HESS J1831-098, a new gamma-ray discovered pulsar wind nebula?

June 2011

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The source HESS J1831-098 and its location in the H.E.S.S. Galactic Plane Survey.

HESS J1831-098 (top image and Fig. 1) is a new very high energy gamma-ray source at longitude 21.8 degr. and latitude -0.1 degr., close to the bright source HESS J1834-087 and the young supernova remnant (SNR)/pulsar wind nebula HESS J1833-105 (G21.5-0.9). This source was detected in the H.E.S.S. survey of the Galactic plane, at a flux of about 4% of the Crab Nebula flux and a significance level of 8.4 sigma based on 34 hours of data.

HESS J1831-098 has a size of about 0.15 degr. and is spatially coincident with PSR J1831-0952, a 67 ms radio pulsar discovered by Parkes Multibeam Survey in 2006 (Lorimer et al.). PSR J1831-0952 is an energetic pulsar with a spin-down luminosity of about 10^36 erg/s, an estimated age of 128 kyr and an estimated distance of 4.32 kpc (Manchester et al. 2005).

This pulsar is sufficiently energetic to power the H.E.S.S. source with an implied conversion efficiency from rotational energy to TeV gamma rays of 1%, a comparable value to the efficiency inferred for other gamma-ray pulsar wind nebula candidates such as HESS J1420-609/HESSJ1418-607 in the wings of Kookaburra (see SOM 2006/04) or HESS J1718-385 (SOM 2007/06) and HESS J1809-193 (SOM 2009/01), see Fig. 2. The angular distance of about 0.05 degr. between the pulsar and the center of the gamma ray emission translates into a projected distance of about 4 parsec, a value well within the range of what is observed for other offset-type PWNe.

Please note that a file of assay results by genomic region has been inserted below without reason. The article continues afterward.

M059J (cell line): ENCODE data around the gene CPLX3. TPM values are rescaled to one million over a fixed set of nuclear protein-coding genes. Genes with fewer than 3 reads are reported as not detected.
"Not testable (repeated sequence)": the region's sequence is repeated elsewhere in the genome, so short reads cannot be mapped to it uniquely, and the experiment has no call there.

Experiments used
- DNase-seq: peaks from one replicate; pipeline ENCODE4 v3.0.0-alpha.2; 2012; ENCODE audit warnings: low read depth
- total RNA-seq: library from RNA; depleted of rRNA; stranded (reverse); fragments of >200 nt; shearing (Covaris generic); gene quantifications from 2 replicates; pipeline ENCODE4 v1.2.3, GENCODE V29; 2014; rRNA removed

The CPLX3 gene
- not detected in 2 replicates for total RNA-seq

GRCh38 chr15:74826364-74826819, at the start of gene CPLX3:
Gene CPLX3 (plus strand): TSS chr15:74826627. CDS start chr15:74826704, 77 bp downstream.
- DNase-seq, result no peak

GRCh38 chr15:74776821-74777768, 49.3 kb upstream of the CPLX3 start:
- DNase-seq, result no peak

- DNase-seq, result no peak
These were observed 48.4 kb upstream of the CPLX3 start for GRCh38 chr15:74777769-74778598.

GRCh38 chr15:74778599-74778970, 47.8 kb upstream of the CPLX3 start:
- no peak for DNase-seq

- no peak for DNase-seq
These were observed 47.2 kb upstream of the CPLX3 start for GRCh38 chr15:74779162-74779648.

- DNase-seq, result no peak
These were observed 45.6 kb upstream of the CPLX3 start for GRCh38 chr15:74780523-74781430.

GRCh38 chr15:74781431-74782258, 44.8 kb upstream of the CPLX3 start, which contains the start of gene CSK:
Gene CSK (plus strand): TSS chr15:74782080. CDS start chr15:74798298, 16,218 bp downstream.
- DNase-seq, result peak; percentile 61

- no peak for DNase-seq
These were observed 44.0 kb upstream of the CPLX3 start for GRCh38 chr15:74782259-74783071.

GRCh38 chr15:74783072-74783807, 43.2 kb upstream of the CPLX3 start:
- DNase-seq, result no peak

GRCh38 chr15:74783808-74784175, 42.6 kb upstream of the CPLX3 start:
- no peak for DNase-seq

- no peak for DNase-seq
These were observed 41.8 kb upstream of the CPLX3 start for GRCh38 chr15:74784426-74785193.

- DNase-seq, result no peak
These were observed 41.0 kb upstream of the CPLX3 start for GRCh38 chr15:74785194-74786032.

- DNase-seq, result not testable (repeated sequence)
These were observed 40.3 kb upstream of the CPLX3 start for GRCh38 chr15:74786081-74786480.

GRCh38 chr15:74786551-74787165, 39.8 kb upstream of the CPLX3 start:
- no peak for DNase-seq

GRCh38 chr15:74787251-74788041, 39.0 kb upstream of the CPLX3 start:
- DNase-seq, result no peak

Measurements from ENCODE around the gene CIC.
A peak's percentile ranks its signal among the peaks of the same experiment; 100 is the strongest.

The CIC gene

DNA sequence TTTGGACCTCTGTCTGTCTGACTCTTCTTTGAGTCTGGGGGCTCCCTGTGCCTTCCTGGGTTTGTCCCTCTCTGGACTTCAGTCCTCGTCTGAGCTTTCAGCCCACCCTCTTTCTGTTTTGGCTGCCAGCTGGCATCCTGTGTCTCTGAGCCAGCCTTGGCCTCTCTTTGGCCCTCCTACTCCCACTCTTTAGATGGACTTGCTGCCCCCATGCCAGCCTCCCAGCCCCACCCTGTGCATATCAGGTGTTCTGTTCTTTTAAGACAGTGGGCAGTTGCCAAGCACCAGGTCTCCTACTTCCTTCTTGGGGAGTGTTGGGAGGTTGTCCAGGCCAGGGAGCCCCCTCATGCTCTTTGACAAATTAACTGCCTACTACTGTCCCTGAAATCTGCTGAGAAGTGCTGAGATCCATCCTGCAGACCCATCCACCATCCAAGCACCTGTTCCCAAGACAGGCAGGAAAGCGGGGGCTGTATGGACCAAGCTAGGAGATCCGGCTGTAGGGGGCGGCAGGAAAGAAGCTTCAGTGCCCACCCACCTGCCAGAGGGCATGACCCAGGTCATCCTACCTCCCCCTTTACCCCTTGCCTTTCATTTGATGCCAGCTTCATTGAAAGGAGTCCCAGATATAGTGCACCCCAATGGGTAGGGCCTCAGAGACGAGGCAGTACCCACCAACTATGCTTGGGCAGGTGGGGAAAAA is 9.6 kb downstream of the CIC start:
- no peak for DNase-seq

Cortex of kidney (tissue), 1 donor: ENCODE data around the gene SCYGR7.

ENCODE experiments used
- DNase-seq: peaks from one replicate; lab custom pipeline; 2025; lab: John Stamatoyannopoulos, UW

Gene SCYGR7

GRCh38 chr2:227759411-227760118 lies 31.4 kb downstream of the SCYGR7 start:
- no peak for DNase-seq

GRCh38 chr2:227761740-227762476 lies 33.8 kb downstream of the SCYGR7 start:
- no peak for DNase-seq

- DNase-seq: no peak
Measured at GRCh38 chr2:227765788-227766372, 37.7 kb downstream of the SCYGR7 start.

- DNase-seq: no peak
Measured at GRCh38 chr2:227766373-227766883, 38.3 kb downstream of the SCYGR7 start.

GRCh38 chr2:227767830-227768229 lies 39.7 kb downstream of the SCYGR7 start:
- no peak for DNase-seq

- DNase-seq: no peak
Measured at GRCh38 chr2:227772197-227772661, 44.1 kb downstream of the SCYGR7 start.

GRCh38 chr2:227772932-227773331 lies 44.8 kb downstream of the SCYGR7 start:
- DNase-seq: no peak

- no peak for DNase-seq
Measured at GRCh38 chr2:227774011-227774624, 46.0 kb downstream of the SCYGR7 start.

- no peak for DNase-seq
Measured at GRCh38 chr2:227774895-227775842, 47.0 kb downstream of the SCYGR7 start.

This type of offset morphology (i.e. the displacement of the gamma ray emission with respect to the pulsar) can be explained either by the expansion of the supernova blast wave into an inhomogeneous interstellar medium (Blondin et al. 2001), such as could be the case for Vela-X (see SOM 2006/05) and HESS J1825-137 (SOM 2005/09), or by the pulsar velocity of about 300 km/s, well within the plausible range of pulsar velocities.

The energy spectrum of HESS J1831-098 is rather hard with a spectral index of 2.1 and without a hint of cut off up to 30 TeV. If the nebula is indeed over 100 kyrs old, as suggested by the pulsar age, electrons have cooled very little during that time, implying a rather low magnetic field of about 1 microG. However, the pulsar age may be overestimated since the age estimate depends on an assumption regarding the initial spin period.

Although the spatial coincidence with the energetic PSR J1831-0952, the reasonable efficiency and offset, and the abundance of pulsar wind nebula-type VHE sources favour a wind nebula-type emission here, there is yet no report of such a nebula either in X-rays or in radio. Regarding X-rays, the current available data do, however, not exclude the existence of a nebula, as the pulsar lies at large offsets with respect to the center of the field of view of the instruments (Chandra, XMM). Future X-ray observations should provide data to further investigation on this matter. If the VHE emission originates indeed within a wind nebula around PSR J1831-0952, this would constitute a gamma-ray discovered PWN; if so and if the true age is close to the characteristic age, HESS J1831-098 would be among the oldest TeV PWNe.

Reference: "Discovery of VHE emission near PSR J1831-0952 with HESS: A new gamma-ray discovered pulsar wind nebula?", H.E.S.S. collaboration, F. Sheldaei et al., Poster at the 2011 Fermi Symposium, Rome

Fig. 1: Gamma-ray image of HESS J1831-098, with the location of PSR J1831-0952 and of nearby supernova remnants from Green's catalog shown. Preliminary.
Fig. 2: Efficiency of energy conversion from spin-down energy loss of pulsars into TeV gamma rays, for a sample of pulsar wind nebulae (PWN) and PWN candidates. HESS J1831-098 / PSR J1831-0952 is shown in pink.